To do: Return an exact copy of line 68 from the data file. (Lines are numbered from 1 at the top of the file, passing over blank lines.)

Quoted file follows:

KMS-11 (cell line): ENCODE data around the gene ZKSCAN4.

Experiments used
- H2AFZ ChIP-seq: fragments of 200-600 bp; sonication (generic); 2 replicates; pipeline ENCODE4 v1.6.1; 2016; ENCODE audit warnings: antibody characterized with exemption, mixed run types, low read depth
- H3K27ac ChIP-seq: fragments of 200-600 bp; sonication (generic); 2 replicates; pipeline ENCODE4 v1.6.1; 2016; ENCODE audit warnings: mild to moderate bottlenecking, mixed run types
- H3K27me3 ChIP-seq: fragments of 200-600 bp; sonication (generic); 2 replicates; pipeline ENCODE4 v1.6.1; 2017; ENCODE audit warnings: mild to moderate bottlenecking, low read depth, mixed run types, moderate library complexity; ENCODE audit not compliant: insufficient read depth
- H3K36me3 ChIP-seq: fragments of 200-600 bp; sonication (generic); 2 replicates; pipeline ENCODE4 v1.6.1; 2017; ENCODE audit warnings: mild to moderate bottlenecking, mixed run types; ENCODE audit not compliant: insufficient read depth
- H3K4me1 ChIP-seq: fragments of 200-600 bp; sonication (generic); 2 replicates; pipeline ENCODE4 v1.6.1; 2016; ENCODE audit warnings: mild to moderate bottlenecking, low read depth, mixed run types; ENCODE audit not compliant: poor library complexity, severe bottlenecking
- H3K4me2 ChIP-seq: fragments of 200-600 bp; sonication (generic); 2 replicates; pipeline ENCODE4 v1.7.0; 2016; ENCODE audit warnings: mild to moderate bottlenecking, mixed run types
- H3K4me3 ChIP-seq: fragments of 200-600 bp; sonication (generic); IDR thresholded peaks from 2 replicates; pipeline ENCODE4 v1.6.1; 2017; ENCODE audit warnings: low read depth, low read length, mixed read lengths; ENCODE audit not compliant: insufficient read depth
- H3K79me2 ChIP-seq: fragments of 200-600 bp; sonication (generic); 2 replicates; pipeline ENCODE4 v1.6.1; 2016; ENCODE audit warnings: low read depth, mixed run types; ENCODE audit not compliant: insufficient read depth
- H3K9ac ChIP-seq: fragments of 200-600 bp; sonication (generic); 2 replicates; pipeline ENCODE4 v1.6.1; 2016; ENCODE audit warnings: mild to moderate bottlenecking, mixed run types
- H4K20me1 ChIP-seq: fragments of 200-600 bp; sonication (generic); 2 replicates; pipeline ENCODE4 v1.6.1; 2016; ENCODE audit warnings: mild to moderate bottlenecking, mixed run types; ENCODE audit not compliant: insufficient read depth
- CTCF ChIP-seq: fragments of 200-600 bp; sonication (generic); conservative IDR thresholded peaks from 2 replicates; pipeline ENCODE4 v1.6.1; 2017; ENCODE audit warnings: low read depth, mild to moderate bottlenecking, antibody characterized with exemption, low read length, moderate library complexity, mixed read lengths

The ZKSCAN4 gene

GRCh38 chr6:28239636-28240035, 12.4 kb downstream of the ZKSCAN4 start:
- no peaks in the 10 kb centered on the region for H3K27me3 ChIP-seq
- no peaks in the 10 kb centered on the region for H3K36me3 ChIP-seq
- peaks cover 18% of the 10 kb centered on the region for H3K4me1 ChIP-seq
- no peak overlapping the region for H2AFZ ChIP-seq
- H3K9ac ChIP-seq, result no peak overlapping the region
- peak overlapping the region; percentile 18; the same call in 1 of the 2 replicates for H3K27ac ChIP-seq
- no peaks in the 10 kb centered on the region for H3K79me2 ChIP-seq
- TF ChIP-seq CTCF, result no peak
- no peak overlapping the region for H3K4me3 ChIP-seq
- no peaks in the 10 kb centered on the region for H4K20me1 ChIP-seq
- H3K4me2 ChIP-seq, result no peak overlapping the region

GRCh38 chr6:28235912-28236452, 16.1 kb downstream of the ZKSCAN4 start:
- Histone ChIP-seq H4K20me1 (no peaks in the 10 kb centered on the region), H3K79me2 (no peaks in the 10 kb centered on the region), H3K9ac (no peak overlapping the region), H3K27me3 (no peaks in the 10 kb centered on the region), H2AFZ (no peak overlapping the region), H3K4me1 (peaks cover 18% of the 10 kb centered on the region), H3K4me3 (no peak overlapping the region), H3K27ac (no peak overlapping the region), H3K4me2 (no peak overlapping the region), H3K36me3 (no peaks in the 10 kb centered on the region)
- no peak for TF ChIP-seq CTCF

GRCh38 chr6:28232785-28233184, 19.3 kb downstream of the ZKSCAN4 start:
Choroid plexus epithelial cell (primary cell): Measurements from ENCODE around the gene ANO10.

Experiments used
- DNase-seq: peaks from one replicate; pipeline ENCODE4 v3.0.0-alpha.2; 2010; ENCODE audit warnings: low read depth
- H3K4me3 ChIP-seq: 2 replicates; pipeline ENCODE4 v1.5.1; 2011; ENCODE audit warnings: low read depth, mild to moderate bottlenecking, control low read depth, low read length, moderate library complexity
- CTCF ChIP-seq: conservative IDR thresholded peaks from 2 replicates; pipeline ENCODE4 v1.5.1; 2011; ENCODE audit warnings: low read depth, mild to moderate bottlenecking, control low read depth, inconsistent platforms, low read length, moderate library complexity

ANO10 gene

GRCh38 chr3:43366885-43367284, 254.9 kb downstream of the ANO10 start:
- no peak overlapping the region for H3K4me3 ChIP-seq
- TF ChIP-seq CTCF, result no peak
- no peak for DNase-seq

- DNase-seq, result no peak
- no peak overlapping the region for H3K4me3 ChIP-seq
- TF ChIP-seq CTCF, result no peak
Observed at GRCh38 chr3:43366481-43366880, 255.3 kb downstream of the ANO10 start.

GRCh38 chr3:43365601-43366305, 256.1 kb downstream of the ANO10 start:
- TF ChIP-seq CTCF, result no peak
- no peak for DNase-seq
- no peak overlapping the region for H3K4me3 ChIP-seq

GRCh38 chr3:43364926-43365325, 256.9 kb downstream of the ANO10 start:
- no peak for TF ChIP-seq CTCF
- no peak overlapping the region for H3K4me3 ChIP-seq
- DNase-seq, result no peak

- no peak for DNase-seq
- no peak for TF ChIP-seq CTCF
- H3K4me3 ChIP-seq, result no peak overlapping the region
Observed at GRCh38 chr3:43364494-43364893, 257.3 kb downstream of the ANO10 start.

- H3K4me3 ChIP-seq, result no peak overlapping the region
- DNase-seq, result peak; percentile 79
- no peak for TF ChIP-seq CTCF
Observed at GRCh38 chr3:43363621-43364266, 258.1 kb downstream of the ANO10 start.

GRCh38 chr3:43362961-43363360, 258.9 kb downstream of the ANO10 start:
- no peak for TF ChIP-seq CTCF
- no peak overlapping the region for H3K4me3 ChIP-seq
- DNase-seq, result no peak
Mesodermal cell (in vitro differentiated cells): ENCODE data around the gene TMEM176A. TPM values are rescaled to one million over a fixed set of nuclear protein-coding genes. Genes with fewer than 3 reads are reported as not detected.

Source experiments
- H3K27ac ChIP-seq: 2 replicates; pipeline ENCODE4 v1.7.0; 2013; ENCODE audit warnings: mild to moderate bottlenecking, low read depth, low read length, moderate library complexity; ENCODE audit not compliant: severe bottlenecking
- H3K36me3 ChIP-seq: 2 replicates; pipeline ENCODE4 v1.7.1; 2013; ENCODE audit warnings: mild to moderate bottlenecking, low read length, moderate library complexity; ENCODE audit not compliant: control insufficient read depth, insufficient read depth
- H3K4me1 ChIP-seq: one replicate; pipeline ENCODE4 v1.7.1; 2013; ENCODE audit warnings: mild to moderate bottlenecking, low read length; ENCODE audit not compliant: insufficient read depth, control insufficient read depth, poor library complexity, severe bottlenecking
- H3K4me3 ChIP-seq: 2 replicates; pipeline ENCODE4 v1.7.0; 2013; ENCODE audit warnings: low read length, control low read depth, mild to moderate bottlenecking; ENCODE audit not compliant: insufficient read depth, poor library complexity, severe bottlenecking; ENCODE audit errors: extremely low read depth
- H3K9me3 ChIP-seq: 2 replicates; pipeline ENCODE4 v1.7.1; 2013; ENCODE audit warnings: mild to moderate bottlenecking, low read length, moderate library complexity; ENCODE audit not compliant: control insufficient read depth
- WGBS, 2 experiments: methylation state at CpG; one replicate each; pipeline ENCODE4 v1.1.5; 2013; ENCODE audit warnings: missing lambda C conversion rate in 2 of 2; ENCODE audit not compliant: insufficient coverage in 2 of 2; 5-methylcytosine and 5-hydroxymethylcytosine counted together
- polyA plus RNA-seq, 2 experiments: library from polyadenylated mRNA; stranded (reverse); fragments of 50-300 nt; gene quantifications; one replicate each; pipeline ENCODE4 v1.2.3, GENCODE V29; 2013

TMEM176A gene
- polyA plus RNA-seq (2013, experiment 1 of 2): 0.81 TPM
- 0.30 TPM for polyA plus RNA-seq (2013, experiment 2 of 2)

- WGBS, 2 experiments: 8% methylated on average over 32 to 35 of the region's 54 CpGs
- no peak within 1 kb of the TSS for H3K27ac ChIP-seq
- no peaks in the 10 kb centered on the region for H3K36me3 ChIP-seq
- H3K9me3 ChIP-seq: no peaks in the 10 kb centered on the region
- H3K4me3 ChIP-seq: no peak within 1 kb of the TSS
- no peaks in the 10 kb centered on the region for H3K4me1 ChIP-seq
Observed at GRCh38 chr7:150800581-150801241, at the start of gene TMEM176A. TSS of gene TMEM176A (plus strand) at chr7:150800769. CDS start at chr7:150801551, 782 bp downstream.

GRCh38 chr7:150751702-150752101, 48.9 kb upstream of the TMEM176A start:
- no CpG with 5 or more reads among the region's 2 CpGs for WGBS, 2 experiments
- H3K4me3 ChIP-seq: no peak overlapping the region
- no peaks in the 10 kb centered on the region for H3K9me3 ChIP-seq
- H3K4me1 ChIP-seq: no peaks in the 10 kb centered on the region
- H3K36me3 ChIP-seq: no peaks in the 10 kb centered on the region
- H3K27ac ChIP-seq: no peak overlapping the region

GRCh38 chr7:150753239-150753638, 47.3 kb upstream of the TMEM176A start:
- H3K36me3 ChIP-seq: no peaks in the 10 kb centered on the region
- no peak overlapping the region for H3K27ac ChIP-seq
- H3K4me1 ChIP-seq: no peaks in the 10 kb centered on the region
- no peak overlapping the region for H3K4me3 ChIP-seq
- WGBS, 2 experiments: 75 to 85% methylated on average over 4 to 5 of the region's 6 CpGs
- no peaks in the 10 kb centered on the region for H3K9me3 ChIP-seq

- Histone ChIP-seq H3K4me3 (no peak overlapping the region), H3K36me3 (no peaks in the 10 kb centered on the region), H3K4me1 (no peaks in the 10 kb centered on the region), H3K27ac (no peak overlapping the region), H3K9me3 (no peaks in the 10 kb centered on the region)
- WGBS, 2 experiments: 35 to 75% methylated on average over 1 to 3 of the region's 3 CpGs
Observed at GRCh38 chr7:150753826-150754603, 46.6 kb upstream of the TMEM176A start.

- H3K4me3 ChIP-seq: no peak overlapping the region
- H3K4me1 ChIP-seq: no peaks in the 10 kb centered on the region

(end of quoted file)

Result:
- H3K36me3 ChIP-seq: 2 replicates; pipeline ENCODE4 v1.7.1; 2013; ENCODE audit warnings: mild to moderate bottlenecking, low read length, moderate library complexity; ENCODE audit not compliant: control insufficient read depth, insufficient read depth